Posted by: snake | Apr 5 2019 8:36 utc | 68

I read something fairly recently about Russia and China proposing an international body that has the power to enforce international law, either by reforming the UN or establishing an independent alternative. There were a large number of countries that support this proposal and they made a protest at the UN. I'll look for an article about it to make sure that I'm remembering it correctly. I'll post a link when I find something, but it will be later today before I can do that.

I'm glad if you get something out of my comments, I'm flattered that you reproduced some of my thoughts. Thank you.

Posted by: mourning dove | Apr 5 2019 10:02 utc | 69

American military procurement Nazis to Turkey: No F-35s for you!! In other news, two aircraft repair schools in Turkey close their doors.

Posted by: therobin | Apr 5 2019 13:35 utc | 70

Thanks JS 56 for the following links. But my sense is that these are not dispositive. My sense now is that it was either an Erdogan inspired false flag, or it was as the first link says, a desperate US attempt to overthrow him, as Erdogan claims.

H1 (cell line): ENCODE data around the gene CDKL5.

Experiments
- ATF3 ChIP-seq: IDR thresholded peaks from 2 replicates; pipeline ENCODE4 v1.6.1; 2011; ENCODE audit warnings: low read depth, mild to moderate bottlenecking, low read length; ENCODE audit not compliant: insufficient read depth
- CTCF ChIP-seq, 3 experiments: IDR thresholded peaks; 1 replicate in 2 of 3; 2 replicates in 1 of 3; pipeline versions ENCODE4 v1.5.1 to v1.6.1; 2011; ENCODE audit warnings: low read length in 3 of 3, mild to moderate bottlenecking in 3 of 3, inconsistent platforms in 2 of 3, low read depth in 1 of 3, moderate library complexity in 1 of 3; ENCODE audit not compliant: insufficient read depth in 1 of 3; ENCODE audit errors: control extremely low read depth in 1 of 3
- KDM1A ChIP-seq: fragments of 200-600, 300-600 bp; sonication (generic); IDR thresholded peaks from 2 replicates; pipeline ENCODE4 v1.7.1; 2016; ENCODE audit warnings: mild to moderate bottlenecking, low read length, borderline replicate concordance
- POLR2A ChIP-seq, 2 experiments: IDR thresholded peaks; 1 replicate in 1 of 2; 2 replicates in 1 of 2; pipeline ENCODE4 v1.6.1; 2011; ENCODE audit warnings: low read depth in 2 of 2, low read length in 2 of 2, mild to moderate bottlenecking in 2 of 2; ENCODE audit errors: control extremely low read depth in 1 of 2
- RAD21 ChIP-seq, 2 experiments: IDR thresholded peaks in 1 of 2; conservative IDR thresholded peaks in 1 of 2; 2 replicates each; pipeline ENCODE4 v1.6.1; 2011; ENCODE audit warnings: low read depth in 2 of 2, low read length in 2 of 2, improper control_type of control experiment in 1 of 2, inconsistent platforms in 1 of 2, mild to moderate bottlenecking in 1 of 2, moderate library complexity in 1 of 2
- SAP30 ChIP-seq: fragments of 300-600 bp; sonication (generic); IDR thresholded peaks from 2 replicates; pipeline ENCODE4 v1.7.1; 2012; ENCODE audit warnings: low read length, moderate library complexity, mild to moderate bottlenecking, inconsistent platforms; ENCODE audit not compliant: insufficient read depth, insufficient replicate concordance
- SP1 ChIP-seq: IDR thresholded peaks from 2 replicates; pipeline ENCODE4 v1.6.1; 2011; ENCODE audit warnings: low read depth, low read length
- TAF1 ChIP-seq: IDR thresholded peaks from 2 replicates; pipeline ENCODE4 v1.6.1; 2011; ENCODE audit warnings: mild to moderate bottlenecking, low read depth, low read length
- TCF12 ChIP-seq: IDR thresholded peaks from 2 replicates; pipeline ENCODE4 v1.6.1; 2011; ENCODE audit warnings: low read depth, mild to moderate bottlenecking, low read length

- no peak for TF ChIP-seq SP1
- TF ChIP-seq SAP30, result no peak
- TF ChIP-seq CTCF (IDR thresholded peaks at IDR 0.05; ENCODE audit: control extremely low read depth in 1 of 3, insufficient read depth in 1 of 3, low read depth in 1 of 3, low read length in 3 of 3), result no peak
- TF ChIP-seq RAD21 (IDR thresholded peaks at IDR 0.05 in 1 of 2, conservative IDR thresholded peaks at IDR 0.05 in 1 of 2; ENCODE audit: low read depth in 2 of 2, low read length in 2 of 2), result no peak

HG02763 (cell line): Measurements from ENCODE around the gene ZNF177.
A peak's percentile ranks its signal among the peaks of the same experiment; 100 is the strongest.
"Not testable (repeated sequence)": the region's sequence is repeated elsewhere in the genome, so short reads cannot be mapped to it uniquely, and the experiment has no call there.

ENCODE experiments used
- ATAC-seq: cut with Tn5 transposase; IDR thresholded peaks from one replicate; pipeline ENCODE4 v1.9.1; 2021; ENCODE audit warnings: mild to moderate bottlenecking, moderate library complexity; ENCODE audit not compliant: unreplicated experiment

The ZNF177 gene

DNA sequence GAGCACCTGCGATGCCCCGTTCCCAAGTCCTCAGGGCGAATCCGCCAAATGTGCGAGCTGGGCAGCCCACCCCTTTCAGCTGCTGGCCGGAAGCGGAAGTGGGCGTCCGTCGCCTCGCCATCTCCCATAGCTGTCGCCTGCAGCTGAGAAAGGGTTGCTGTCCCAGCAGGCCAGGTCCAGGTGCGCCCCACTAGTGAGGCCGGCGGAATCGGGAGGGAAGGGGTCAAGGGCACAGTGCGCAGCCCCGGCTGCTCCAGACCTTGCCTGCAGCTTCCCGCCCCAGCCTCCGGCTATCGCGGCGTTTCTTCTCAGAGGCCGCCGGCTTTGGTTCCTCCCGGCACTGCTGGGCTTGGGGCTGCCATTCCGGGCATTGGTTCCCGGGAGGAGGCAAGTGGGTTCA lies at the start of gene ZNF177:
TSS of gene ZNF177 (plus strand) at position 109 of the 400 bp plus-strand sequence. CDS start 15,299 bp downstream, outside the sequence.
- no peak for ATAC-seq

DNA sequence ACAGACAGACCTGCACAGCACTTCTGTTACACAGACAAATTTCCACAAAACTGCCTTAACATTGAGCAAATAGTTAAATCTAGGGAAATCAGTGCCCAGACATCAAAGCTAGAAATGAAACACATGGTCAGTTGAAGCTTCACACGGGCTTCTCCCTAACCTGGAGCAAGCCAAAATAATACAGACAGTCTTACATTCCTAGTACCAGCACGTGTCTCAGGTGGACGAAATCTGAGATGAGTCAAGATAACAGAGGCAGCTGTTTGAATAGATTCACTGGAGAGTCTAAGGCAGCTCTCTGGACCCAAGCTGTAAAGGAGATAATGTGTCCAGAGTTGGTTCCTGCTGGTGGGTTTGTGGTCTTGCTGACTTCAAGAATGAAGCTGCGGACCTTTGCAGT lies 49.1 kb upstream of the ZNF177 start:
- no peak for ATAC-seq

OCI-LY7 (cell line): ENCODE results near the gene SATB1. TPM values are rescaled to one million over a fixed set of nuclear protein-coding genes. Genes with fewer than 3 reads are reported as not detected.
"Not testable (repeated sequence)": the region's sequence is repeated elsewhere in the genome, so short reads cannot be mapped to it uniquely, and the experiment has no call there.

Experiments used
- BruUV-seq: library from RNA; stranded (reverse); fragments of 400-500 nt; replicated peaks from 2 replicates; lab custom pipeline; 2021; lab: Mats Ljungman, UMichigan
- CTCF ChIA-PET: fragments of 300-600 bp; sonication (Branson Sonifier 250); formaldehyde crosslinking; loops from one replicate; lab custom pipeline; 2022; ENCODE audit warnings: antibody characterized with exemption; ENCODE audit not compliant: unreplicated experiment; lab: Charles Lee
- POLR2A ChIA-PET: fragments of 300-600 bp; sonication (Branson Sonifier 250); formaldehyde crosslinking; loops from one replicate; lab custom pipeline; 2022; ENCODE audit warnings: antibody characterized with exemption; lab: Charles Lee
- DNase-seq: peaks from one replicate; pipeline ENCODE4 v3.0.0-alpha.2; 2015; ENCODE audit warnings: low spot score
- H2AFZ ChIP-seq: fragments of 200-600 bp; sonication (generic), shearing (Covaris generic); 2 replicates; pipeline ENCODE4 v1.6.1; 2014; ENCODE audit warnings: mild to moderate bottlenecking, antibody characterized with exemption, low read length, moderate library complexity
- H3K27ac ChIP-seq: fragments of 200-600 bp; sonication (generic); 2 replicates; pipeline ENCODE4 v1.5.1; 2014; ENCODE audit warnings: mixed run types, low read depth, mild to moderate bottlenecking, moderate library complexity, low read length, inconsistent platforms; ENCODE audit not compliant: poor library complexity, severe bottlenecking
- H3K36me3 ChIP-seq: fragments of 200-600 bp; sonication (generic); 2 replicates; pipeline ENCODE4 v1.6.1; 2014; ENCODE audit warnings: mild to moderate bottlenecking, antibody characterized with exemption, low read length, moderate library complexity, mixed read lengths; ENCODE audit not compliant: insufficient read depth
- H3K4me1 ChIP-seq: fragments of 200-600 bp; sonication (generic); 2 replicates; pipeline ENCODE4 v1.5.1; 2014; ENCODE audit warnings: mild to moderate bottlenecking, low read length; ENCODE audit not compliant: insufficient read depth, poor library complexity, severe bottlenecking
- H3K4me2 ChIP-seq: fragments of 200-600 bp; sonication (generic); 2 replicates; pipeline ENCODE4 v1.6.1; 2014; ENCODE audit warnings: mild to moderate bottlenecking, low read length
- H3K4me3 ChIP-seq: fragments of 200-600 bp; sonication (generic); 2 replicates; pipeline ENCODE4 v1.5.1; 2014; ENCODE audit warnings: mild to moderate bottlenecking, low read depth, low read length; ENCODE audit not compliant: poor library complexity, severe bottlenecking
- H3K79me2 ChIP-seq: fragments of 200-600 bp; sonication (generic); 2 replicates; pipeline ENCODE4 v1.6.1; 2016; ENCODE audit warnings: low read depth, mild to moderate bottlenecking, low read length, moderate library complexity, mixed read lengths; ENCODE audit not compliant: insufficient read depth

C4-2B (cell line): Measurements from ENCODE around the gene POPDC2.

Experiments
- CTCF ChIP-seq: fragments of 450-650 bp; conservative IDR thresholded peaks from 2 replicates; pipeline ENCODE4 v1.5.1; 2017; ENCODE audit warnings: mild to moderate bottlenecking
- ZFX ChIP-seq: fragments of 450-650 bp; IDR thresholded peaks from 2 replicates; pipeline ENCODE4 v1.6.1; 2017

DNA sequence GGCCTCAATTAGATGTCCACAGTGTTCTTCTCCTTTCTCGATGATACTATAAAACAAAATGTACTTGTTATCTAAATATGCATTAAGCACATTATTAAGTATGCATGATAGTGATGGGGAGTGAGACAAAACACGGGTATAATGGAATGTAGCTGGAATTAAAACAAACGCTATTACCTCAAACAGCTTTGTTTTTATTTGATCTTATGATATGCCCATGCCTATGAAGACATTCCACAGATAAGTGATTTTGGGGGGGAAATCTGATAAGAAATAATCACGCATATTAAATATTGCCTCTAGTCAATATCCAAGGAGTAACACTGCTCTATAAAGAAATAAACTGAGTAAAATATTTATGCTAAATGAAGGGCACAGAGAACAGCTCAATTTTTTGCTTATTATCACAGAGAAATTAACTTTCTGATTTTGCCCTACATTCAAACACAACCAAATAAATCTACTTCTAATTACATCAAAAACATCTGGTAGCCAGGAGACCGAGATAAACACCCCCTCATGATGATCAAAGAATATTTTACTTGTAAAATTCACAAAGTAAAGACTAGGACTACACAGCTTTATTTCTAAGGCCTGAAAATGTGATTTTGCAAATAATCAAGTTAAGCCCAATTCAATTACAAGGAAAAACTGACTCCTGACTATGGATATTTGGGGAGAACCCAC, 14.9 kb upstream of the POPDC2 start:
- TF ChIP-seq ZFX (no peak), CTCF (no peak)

Is theWhy The Failed Turkish Coup Attempt Wasn’t A «False Flag» Power Grab By Erdogan

The Coup of July 15th 2016: Erdogan and his Shadow

Posted by: Ronald | Apr 5 2019 19:38 utc | 71

Snake - re "I too found Tom's site request to produce a webpage titled "Account Suspended". and message in the body of the page=> "This Account Has Been Suspended" <=for me Khoshoggi and Julain Assange comes to mind. any contact ? I recall he had real problems with his comment system."